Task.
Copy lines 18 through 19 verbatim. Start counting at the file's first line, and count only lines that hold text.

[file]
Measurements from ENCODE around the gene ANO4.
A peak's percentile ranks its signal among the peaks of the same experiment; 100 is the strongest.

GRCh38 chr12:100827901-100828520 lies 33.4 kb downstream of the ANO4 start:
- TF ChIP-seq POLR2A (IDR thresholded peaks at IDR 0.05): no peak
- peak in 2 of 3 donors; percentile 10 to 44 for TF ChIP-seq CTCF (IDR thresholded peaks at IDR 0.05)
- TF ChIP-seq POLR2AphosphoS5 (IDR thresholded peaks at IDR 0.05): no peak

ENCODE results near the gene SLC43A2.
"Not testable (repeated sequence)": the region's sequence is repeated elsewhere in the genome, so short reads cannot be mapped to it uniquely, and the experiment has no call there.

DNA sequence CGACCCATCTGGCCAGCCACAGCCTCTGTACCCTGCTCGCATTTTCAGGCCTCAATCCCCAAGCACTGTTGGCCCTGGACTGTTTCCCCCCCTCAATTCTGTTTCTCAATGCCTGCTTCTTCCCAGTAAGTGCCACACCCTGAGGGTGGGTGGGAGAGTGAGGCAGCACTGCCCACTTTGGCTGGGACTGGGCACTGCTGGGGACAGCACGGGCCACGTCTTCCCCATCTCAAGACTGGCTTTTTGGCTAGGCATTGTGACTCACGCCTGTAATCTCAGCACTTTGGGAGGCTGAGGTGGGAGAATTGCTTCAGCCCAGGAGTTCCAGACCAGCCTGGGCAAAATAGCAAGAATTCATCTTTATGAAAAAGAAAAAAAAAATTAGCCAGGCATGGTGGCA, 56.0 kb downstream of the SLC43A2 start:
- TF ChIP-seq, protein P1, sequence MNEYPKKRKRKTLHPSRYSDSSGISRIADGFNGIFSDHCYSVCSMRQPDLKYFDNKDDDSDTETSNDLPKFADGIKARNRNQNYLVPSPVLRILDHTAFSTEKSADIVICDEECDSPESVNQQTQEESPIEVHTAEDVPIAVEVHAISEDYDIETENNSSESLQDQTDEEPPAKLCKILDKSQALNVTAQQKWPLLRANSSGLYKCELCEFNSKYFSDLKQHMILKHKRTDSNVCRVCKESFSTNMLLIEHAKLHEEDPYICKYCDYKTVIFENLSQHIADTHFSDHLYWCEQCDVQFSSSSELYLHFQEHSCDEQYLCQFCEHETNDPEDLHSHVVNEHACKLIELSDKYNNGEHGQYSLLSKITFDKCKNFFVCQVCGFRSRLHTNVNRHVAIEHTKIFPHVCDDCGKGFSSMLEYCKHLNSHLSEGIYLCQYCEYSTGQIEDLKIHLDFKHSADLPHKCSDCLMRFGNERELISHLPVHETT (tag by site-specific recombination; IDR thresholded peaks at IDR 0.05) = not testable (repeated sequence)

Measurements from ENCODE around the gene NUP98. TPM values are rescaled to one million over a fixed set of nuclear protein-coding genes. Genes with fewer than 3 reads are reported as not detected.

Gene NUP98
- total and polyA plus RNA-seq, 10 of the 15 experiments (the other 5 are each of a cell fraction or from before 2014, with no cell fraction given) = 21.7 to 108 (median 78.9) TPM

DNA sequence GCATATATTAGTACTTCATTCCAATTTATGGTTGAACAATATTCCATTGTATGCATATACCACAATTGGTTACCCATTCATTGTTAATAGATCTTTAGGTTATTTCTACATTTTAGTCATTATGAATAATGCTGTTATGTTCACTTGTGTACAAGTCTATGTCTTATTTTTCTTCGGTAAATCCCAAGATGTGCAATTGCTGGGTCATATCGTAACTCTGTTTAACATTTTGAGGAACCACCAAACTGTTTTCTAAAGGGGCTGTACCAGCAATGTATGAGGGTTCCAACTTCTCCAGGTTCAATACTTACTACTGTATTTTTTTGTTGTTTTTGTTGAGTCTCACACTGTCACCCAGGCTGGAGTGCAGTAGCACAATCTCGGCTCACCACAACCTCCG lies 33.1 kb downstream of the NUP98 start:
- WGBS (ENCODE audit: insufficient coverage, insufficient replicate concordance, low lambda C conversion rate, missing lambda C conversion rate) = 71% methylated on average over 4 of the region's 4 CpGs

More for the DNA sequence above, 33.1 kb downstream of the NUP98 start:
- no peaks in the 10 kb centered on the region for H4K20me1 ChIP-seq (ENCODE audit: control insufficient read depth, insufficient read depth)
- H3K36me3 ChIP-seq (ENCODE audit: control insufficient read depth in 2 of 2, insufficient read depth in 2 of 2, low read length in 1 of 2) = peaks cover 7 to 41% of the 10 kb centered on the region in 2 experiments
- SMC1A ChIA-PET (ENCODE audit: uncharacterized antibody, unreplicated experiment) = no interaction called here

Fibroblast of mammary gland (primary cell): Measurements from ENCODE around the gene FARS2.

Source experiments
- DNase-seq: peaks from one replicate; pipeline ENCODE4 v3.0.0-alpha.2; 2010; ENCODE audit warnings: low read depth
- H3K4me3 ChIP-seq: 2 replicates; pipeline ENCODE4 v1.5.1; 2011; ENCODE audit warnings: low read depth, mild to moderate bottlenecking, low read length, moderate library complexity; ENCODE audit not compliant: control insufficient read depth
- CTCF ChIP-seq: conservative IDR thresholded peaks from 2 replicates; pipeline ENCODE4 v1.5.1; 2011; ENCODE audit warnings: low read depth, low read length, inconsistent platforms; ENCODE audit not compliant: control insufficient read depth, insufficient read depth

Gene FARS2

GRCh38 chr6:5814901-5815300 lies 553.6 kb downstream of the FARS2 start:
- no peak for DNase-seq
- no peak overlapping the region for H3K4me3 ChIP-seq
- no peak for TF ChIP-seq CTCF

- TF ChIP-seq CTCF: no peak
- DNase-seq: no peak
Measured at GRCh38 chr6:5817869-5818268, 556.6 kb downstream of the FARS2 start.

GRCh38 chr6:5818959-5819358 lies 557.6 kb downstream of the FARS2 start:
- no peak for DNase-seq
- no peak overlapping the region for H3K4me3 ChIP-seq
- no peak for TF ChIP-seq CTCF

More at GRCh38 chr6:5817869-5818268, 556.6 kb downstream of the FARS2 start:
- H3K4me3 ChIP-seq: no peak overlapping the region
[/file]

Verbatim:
- H3K36me3 ChIP-seq (ENCODE audit: control insufficient read depth in 2 of 2, insufficient read depth in 2 of 2, low read length in 1 of 2) = peaks cover 7 to 41% of the 10 kb centered on the region in 2 experiments
- SMC1A ChIA-PET (ENCODE audit: uncharacterized antibody, unreplicated experiment) = no interaction called here